Preparing for Parousia 2
The Birth of the Gods
The period in the human story we call the Paleolithic lasted for possibly as long as 300,000 years. Our place in the cosmos was stable and integrated with life. We were part of nature and not over and against it. We lived within nature. We experienced ourselves, our inner worlds, and the world around us as one reality. Altered states of consciousness were entered into readily, worked out between the over-arching transcendence of the night sky and the total darkness of the great caves. Consciousness was spirituality. Everything was in some sense alive.
This state of homeostasis began to slowly change in the period we call the Upper Paleolithic, from about 45,000 years ago. There is evidence of a period of creativity that eventually led to the great cave art that marks this period. Toward the end of this time, the small hunter/gatherer groups began to settle in growing communities. They remained hunter/gatherers but settled in one place.
It has long been believed that agriculture eventually grew out of this settling in larger groups, and this in turn allowed religion centred in local gods to become established. But an extraordinary archeological find in the 1990’s has completely reversed this. It is now believed agriculture, the planting of crops and the domestication of animals, happened as an outcome of people gathering for religious and spiritual ritual. This great find is known as Gobekli Tepe (Potbelly Hill). It was built some 6000 years before the start of Stonehenge which began in 3000 BC. It marks an extraordinary shift in human consciousness. We human beings are beginning to separate ourselves from the cosmos and look at it differently. We are now seeing ourselves as above and over animals and nature, very aware of ancestors and death, the male and the female.
But why did this happen? What brought about this shift in consciousness and spirituality that led to agriculture? The answer is, we don’t really know. But one famous archeologist has linked the beginning of agriculture with the birth of the gods, and one famous cultural critic has linked the birth of the gods with murder, scapegoating murder. Earlier than this, Sigmund Freud had suggested that murder was the foundation of civilisation. But much earlier than that the writer of the 4th chapter of the Book of Genesis had made the same claim. Was murderous violence the reason for the agricultural revolution, out of which many, many local gods were born that helped to order and sustain larger groups of Neolithic people?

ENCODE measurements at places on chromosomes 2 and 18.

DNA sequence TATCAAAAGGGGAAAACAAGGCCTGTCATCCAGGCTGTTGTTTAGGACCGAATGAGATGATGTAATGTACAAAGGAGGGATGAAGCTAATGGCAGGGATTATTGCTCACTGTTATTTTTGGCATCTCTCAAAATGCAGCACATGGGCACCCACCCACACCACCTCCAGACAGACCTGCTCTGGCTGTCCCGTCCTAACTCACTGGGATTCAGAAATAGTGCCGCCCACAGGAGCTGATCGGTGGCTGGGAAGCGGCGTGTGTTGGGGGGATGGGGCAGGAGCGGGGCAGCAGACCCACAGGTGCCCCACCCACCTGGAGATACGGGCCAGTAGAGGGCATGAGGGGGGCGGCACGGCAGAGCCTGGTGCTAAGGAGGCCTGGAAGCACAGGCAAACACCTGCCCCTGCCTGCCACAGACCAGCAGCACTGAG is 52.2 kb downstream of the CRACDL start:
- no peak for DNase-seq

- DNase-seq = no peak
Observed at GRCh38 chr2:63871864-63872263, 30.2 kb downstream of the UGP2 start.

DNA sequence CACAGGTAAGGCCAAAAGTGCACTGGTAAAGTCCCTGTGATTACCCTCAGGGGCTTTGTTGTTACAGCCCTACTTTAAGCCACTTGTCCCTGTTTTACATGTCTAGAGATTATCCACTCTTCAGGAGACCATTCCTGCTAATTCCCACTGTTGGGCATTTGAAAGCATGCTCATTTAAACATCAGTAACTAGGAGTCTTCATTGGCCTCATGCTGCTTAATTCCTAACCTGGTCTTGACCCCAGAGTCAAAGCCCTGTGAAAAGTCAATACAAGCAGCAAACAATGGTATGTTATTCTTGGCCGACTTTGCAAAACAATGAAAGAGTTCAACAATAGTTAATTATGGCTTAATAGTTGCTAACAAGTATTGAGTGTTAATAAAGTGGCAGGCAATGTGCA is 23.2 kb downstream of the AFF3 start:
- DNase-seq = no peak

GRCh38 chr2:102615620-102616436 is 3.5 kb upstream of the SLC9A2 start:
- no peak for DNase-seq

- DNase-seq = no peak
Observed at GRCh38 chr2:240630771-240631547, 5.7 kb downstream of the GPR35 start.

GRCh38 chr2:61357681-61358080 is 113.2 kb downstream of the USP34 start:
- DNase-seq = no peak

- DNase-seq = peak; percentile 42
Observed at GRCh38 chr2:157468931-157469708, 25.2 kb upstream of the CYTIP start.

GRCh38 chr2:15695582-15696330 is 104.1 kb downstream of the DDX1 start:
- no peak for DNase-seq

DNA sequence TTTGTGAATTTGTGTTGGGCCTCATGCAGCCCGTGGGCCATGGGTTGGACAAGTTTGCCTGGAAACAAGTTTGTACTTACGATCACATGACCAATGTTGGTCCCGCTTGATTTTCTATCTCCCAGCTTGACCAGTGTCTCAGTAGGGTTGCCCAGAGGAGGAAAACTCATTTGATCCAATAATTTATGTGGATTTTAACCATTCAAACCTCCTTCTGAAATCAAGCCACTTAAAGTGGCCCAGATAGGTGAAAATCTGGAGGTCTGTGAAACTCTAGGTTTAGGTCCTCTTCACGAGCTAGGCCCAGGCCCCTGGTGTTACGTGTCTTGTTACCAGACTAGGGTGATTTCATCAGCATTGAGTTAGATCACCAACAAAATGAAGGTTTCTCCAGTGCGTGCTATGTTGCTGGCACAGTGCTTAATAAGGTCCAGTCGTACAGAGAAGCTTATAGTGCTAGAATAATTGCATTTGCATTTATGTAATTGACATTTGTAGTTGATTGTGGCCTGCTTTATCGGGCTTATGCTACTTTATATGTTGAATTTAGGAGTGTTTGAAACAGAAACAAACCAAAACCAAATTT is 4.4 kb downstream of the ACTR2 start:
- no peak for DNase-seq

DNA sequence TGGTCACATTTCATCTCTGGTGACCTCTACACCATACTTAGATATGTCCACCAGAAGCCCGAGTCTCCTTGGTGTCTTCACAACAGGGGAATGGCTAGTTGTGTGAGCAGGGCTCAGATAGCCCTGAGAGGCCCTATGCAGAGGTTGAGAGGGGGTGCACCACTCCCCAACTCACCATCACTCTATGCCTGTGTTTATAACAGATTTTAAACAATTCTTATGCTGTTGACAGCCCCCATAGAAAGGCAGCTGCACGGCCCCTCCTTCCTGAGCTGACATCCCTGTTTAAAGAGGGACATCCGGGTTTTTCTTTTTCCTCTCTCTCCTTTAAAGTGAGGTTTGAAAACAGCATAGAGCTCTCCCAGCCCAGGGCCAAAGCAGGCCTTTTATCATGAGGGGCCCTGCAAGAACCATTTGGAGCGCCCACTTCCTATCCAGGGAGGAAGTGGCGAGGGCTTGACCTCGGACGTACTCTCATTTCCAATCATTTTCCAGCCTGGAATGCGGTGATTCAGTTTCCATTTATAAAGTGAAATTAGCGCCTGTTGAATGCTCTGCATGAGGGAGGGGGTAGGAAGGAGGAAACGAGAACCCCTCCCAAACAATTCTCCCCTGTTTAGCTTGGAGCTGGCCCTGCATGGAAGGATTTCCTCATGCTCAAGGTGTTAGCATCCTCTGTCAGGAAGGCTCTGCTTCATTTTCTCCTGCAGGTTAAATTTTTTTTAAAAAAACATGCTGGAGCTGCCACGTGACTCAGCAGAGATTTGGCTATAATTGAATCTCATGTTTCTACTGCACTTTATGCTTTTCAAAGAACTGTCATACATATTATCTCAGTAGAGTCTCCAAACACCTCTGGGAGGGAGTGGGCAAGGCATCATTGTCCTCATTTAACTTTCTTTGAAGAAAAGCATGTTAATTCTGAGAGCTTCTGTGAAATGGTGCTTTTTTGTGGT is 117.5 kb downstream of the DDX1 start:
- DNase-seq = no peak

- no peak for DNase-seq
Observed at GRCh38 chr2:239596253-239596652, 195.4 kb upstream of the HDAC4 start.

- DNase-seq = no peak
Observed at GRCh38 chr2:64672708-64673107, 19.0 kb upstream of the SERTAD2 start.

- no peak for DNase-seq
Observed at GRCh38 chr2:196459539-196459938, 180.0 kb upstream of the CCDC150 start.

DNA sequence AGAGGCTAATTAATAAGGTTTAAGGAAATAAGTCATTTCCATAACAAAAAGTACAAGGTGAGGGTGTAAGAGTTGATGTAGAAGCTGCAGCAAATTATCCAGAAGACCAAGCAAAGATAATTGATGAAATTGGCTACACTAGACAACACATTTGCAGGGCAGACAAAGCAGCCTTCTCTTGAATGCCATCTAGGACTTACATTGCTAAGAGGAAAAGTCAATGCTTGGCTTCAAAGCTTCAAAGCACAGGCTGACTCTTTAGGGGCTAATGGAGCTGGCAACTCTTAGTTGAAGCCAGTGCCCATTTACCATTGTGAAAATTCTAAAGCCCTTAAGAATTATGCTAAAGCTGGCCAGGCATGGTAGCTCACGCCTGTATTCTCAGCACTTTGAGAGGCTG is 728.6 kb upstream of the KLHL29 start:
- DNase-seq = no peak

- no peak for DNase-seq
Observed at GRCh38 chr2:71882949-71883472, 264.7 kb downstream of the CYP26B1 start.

The serious possibility is that religion and spiritual life in the Neolithic was centred in ritual sacrifice and the structures necessary to support ritual activities. We know human sacrifice was widely practised. It had the powerful effect of holding communities together. The ritual associated with it had both a transcendent function and a containing, controlling function. It was not until animal sacrifice largely replaced human sacrifice that its effect and potency began to wane. But we do know it lasted a long time, and was practised in some cultures virtually into the beginning of the modern period. Archaic religion after the Paleolithic is centred in ritual sacrifice, ancestors, death, and the tension between the male and the female. And there were many, many gods. Life and security depended on them.
The Garden of the Paleolithic had been well and truly left behind for at least some human beings. They went on to build civilizations. Separating from the cosmos had truly begun.